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Compartive network analyses for Nigerian coastal waters using two ecopath models developed for the years 1985 and 2000

Adebola, Tunde, de Mutsert, Kim
Fisheries research 2019 v.213 pp. 33-41
Farfantepenaeus notialis, Penaeus monodon, coastal water, coasts, continental shelf, ecosystems, food webs, models, shrimp, shrimp fisheries, Nigeria, United States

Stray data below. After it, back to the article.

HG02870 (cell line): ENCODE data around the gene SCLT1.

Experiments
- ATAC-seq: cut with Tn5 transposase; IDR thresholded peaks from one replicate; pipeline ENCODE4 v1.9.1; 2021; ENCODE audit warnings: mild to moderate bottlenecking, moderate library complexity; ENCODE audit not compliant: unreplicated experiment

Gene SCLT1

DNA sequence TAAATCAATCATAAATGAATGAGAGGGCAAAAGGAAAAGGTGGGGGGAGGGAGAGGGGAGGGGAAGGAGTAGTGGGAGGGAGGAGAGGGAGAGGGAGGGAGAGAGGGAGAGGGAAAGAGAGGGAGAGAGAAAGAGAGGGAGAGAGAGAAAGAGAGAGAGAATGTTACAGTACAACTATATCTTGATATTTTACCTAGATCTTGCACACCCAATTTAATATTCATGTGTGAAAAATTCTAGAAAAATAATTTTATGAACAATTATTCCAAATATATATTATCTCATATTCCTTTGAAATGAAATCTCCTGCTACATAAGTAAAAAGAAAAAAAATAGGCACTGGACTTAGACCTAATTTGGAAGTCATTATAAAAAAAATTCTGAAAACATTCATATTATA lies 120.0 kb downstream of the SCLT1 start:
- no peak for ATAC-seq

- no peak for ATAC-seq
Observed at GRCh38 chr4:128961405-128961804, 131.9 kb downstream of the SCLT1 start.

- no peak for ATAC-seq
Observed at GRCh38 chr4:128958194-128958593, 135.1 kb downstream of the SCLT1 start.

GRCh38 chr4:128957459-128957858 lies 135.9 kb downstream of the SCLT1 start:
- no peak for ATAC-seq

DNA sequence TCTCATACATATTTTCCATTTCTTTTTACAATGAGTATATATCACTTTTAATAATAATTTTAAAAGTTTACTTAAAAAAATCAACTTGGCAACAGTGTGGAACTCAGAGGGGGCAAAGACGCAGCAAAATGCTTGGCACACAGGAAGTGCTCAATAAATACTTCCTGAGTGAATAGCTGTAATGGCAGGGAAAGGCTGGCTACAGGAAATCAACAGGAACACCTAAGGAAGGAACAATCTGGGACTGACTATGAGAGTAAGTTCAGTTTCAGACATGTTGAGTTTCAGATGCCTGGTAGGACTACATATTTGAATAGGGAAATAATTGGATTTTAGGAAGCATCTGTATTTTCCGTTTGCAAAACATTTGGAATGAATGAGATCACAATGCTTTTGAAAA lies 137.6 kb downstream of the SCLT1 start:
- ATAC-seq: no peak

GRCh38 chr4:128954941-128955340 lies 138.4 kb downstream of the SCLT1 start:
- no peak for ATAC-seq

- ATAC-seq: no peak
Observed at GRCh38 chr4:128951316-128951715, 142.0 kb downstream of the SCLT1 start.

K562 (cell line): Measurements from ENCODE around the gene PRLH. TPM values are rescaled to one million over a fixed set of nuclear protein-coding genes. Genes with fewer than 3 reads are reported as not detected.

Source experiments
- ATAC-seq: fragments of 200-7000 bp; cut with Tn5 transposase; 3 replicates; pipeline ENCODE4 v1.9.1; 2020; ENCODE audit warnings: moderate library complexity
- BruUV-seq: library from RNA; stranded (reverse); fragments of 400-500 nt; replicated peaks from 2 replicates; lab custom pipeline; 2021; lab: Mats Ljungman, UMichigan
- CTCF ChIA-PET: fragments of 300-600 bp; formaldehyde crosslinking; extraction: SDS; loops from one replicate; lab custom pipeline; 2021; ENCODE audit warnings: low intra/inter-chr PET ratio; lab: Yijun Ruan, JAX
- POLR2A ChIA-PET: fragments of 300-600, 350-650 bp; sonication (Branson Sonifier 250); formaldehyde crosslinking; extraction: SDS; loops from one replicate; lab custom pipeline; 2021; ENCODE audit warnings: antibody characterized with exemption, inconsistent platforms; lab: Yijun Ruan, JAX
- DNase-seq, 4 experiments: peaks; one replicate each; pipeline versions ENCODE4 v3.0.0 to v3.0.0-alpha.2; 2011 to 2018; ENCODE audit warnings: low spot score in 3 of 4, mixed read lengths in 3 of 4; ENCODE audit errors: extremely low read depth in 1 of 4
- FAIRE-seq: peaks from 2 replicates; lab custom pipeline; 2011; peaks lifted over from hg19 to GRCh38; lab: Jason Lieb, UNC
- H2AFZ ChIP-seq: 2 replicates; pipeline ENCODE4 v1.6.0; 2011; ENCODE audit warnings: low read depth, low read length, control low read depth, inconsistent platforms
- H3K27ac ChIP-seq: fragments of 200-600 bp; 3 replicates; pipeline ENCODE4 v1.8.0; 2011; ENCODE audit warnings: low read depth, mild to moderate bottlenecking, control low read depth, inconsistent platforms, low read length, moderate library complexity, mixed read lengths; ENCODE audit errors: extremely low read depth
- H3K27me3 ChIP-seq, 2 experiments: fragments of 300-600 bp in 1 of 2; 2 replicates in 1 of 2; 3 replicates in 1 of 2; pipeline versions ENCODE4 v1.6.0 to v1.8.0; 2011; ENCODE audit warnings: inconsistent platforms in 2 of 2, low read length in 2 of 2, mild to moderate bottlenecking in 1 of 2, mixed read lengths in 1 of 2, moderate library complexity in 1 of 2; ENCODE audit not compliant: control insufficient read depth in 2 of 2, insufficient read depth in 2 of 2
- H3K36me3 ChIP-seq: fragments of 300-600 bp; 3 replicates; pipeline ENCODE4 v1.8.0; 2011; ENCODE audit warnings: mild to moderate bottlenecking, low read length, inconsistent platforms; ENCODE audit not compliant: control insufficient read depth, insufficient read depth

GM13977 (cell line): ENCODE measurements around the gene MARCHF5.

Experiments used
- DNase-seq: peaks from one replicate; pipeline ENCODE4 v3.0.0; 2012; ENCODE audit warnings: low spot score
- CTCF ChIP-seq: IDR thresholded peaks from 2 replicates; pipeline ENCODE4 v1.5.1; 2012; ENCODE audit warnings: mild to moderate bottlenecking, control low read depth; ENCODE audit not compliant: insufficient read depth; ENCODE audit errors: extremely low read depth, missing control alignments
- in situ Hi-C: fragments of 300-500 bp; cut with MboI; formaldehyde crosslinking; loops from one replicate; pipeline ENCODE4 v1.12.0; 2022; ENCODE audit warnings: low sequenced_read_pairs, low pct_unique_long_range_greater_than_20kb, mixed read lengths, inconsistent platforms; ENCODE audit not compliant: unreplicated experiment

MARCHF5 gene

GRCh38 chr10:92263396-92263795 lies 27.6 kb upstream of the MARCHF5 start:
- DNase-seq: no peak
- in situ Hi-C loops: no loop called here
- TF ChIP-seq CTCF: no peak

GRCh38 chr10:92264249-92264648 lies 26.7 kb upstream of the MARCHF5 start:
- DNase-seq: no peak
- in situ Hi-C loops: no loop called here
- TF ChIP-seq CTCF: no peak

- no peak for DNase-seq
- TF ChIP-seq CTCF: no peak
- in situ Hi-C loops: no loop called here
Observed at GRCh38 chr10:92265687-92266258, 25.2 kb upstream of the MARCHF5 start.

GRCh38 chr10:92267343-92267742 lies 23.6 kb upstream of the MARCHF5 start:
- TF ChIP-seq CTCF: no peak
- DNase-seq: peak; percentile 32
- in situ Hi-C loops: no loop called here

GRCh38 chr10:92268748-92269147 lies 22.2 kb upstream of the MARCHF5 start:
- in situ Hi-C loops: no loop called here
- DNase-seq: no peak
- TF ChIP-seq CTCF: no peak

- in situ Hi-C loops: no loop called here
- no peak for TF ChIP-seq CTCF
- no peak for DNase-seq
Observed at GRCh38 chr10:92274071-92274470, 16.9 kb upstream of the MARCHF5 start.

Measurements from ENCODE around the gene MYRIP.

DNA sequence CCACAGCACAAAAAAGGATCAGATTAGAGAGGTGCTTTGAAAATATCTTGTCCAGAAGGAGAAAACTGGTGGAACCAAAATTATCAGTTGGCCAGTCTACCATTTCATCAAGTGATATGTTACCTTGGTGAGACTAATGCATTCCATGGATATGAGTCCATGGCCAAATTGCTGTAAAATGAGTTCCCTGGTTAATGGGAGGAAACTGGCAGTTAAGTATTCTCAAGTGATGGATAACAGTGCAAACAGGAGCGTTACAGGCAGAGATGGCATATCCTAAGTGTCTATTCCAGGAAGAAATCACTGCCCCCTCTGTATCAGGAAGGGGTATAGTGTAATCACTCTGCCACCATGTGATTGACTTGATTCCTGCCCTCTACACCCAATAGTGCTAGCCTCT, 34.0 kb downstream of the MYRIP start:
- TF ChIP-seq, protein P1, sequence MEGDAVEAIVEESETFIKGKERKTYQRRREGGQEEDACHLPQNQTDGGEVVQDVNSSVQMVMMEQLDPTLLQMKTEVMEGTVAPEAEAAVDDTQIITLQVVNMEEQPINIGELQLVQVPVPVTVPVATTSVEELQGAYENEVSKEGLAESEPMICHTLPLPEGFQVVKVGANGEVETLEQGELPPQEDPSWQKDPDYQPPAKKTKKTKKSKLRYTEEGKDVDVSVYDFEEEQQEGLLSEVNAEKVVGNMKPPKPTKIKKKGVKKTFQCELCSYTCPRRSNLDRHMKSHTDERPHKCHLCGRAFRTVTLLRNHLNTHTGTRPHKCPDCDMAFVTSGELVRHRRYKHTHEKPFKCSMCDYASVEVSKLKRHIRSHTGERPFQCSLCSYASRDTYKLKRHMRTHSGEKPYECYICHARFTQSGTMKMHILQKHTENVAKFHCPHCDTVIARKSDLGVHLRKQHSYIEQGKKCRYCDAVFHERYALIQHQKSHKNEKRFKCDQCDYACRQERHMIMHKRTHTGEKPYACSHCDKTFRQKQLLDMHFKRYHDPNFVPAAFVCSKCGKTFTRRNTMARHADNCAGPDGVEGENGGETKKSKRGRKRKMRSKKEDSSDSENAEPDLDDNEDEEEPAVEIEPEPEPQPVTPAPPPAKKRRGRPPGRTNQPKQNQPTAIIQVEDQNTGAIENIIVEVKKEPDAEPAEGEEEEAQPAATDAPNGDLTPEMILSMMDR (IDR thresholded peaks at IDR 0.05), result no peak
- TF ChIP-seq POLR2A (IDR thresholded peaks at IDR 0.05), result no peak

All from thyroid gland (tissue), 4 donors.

In the late 1990s, depletion of Pink Shrimp (Penaeus notialis) in Nigerian coastal waters (NCW) resulted in increased exploitation of Brown Shrimp (Penaeus monodon), and in spatial redistribution of fishing effort for coastal shrimp fisheries in Nigeria. We investigate the hypothesis that ecosystem impacts of fishing increased as industrial trawler fleets encroached into shallower areas of the Nigerian coast in search of Brown Shrimp to augment their shrimp catch. To this purpose, we describe the ecosystem structure in NCW using a mass-balanced ecosystem modeling approach in Ecopath with Ecosim for two years –1985 and 2000. We then quantify impacts of increasing fishing intensity by comparing these two models using network analysis. We also compare the NCW EwE models with models developed for the Catalan Sea, Carribean Seas, and the USA continental shelf. Our analyses reveal that over the course of 15 years, the NCW ecosystem became less structurally complex, and less productive. The EwE Mixed Trophic Impact (MTI) index showed increasing negative impacts of coastal fishing activities in the 2000 model compared to the 1985 model. This is the first attempt to provide fisheries ecosystem models for Nigeria, and this research contributes to fisheries ecology by furthering our understanding of coastal food webs and ecological responses, especially in perturbed ecosystems such as in NCW.